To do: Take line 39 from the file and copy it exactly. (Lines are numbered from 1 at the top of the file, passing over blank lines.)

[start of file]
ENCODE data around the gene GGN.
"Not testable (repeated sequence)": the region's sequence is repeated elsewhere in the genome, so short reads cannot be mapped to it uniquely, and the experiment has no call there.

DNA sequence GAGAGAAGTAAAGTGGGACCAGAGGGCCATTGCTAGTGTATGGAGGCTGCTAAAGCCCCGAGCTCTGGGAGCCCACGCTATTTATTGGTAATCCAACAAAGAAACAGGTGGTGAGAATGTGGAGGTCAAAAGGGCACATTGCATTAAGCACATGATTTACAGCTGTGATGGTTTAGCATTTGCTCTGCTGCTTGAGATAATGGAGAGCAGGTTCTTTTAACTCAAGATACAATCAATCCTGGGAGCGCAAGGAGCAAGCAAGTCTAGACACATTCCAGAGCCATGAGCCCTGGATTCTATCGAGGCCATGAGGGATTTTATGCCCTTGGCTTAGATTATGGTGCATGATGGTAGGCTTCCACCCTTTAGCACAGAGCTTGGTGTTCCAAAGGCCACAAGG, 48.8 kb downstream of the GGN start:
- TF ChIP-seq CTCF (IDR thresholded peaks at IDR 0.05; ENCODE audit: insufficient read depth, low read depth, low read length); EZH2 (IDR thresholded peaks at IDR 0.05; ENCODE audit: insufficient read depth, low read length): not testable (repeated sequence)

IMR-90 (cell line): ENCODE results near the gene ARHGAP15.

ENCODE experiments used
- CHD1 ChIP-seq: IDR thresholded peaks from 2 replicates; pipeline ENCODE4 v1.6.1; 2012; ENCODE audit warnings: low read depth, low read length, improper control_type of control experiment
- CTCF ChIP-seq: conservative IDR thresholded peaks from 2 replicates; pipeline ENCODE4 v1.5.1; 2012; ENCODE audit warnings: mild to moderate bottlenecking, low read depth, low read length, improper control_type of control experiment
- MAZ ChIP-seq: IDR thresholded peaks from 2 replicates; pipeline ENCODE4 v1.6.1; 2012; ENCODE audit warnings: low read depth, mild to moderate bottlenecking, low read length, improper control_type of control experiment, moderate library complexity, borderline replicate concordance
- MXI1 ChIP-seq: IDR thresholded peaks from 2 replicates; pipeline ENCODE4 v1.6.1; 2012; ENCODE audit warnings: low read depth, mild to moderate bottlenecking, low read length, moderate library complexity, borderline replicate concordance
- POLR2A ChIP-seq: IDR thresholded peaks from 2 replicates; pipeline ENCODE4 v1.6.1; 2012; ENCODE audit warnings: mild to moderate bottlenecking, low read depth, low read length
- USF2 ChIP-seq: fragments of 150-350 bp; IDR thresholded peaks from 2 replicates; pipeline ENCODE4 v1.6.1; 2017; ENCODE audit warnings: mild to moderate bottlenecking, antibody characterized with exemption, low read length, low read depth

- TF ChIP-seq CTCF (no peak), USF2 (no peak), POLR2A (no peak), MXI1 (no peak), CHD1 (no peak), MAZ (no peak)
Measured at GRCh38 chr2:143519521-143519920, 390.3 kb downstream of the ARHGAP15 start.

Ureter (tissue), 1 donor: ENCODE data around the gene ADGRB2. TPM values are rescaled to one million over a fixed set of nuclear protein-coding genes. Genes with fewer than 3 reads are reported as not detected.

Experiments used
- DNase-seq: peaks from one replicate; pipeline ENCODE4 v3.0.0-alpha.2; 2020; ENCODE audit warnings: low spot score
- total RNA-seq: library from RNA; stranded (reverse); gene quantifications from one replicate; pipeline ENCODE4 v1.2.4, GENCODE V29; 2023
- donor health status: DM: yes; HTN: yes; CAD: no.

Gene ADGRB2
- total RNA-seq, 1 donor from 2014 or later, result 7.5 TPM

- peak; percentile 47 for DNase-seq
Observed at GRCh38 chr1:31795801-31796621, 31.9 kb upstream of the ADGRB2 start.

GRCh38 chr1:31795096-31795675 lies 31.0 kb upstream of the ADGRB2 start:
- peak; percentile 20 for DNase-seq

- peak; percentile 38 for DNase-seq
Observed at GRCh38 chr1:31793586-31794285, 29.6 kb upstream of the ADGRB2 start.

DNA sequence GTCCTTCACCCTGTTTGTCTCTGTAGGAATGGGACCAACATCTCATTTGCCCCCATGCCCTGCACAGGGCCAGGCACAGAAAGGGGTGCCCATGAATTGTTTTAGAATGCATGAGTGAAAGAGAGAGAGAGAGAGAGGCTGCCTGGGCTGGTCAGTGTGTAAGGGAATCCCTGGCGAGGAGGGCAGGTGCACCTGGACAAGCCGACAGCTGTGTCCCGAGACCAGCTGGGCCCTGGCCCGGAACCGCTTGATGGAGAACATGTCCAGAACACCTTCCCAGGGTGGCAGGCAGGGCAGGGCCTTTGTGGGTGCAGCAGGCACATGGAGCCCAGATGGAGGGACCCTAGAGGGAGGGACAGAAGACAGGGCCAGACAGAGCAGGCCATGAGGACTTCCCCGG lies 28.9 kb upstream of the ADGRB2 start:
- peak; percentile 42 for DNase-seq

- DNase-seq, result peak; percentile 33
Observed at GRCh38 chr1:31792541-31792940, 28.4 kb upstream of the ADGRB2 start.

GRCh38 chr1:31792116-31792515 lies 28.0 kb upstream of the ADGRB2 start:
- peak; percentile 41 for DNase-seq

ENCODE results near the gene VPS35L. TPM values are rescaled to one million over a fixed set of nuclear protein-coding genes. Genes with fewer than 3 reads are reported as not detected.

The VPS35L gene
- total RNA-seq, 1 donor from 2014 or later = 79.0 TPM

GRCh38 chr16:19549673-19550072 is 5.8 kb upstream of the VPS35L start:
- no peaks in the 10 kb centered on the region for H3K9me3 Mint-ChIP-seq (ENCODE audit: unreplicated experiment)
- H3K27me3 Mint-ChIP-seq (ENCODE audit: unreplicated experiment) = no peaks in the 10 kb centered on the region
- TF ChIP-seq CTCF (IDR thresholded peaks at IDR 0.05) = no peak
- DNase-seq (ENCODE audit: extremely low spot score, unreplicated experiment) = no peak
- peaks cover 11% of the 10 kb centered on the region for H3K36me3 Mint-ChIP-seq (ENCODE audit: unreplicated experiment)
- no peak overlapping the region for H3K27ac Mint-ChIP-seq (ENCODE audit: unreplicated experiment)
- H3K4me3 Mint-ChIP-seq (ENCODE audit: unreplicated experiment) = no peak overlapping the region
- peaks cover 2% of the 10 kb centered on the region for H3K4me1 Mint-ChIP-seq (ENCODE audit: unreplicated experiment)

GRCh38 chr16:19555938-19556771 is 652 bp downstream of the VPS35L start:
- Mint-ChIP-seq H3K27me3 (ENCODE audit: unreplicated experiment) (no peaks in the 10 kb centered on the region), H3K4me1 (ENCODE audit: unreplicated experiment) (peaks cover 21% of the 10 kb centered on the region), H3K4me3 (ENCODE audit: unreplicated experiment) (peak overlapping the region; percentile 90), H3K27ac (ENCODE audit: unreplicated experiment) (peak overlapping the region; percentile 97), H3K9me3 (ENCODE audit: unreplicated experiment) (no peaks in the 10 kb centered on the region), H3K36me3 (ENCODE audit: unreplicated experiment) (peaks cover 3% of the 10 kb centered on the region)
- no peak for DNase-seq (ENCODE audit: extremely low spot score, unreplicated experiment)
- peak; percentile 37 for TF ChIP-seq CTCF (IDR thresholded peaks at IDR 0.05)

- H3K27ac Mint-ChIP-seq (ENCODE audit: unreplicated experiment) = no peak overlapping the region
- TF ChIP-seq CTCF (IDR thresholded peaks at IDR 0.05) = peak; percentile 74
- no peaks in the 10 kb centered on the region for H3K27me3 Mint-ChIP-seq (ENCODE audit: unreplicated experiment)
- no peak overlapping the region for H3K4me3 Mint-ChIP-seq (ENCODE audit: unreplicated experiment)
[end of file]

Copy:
- H3K27me3 Mint-ChIP-seq (ENCODE audit: unreplicated experiment) = no peaks in the 10 kb centered on the region